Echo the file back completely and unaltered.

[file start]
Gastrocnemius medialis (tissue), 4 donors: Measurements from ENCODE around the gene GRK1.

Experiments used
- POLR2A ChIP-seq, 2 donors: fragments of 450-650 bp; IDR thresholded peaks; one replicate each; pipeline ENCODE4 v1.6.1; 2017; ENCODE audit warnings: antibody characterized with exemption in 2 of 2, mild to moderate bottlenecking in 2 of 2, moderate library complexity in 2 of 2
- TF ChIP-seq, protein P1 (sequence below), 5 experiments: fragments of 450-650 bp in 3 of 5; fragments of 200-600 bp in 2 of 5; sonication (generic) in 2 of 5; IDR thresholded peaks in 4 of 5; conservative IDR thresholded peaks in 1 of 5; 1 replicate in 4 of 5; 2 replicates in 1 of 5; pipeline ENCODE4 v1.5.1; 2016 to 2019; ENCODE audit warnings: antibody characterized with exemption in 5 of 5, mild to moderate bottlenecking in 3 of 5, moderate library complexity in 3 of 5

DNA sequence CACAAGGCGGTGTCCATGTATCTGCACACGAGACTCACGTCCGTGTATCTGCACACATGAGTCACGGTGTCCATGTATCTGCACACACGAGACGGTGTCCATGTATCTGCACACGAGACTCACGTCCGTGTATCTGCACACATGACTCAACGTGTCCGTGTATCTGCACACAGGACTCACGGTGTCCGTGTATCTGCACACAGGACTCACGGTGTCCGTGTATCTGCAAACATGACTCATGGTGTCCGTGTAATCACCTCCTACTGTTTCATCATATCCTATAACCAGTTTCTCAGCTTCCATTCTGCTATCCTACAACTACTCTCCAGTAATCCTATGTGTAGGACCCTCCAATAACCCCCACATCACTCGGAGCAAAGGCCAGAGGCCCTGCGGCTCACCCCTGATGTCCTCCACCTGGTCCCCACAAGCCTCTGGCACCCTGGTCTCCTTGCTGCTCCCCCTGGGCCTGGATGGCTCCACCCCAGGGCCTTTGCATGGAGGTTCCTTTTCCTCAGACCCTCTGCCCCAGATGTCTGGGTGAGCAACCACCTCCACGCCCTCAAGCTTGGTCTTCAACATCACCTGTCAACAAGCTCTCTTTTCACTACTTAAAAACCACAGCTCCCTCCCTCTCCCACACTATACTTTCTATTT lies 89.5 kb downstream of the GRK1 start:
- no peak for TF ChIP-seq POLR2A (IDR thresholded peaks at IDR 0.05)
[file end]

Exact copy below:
Gastrocnemius medialis (tissue), 4 donors: Measurements from ENCODE around the gene GRK1.

Experiments used
- POLR2A ChIP-seq, 2 donors: fragments of 450-650 bp; IDR thresholded peaks; one replicate each; pipeline ENCODE4 v1.6.1; 2017; ENCODE audit warnings: antibody characterized with exemption in 2 of 2, mild to moderate bottlenecking in 2 of 2, moderate library complexity in 2 of 2
- TF ChIP-seq, protein P1 (sequence below), 5 experiments: fragments of 450-650 bp in 3 of 5; fragments of 200-600 bp in 2 of 5; sonication (generic) in 2 of 5; IDR thresholded peaks in 4 of 5; conservative IDR thresholded peaks in 1 of 5; 1 replicate in 4 of 5; 2 replicates in 1 of 5; pipeline ENCODE4 v1.5.1; 2016 to 2019; ENCODE audit warnings: antibody characterized with exemption in 5 of 5, mild to moderate bottlenecking in 3 of 5, moderate library complexity in 3 of 5

DNA sequence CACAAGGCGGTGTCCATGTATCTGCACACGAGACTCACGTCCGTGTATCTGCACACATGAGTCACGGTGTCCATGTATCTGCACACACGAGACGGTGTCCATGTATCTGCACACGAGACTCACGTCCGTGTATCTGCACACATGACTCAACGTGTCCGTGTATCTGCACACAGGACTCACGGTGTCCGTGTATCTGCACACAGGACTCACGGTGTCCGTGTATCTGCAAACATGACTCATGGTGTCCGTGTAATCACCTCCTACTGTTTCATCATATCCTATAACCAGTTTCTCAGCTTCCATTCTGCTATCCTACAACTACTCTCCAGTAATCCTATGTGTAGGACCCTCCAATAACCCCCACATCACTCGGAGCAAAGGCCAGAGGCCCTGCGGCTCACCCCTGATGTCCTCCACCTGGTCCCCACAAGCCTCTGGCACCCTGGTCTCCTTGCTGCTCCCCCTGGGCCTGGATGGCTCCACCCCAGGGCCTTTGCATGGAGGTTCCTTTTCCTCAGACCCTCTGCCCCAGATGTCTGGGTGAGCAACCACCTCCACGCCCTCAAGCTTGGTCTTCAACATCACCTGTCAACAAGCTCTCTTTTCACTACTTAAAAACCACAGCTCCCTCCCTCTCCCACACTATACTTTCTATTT lies 89.5 kb downstream of the GRK1 start:
- no peak for TF ChIP-seq POLR2A (IDR thresholded peaks at IDR 0.05)